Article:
When I was training in the decathlon with coach Dan Pfaff, he would frequently say, “We’re just mastering the basics.” The Mastery of any skill or activity isn’t about a new technology or innovation but the consistent application of the most basic fundamentals to the point that they become so practiced that it’s more like a reflex than effort.
I’ve taken this concept with me through college and into my life because I think it’s a fundamental principle that applies everywhere.
I’ve been lucky enough to work with many great people in my life some of which were professional athletes at the highest level. A great story that illustrates with concept well is of an NFL quarterback practicing his footwork during throwing. His training wasn’t any fancy or technically complicated combinations of movements.
What he was practicing repeatedly was making sure his ankle bone (medial malleolus) on his back foot was pointed in the direction he was throwing. Not most of the time, but every time, without exception. I’m telling the story because it perfectly illustrates how simple and uncomplicated mastery is yet to do that one movement every time without exception is tedious and takes a lot of practice.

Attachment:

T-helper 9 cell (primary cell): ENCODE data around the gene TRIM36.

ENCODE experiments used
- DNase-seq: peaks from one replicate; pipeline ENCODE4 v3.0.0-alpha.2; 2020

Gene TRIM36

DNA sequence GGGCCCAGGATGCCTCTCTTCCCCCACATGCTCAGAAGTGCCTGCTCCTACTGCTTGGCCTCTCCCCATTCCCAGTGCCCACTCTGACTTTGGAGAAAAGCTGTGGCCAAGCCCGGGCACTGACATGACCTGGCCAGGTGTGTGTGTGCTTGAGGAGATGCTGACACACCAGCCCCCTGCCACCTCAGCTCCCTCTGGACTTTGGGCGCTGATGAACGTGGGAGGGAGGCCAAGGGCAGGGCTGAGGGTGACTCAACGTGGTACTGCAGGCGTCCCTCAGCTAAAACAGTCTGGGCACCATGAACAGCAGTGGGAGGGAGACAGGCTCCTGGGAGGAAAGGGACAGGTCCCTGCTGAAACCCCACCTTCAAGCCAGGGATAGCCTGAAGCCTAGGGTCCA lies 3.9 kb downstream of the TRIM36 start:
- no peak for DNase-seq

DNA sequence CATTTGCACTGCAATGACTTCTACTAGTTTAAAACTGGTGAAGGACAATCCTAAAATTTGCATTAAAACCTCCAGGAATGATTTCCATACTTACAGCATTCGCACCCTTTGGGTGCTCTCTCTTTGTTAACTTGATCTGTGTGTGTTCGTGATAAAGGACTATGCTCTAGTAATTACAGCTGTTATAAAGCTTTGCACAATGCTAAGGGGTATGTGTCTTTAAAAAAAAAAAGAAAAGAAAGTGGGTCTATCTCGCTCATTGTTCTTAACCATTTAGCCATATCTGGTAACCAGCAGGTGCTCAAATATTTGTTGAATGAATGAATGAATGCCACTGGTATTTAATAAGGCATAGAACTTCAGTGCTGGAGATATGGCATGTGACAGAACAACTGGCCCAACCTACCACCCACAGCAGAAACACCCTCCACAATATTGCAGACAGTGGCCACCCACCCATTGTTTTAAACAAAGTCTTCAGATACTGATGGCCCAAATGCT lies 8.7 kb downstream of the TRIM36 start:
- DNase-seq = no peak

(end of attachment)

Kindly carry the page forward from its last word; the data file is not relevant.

So the next time you find yourself practicing the most mundane skill or exercise, I hope you come to terms with the fact that after a few more thousand repetitions you have started your journey to mastery.
To me, that’s super inspiring because this reality reveals a clear path to success. A critical step toward success is to be crystal clear regarding what and how to practice. In sports, it’s often easy to know what to practice. The how to practice requires a coach.
Personally, I’ve had the most difficulty learning what to practice in business. Come to find out one of the paths to success in business is systems development. The obstacle is the way. Thank you, Ryan Holliday!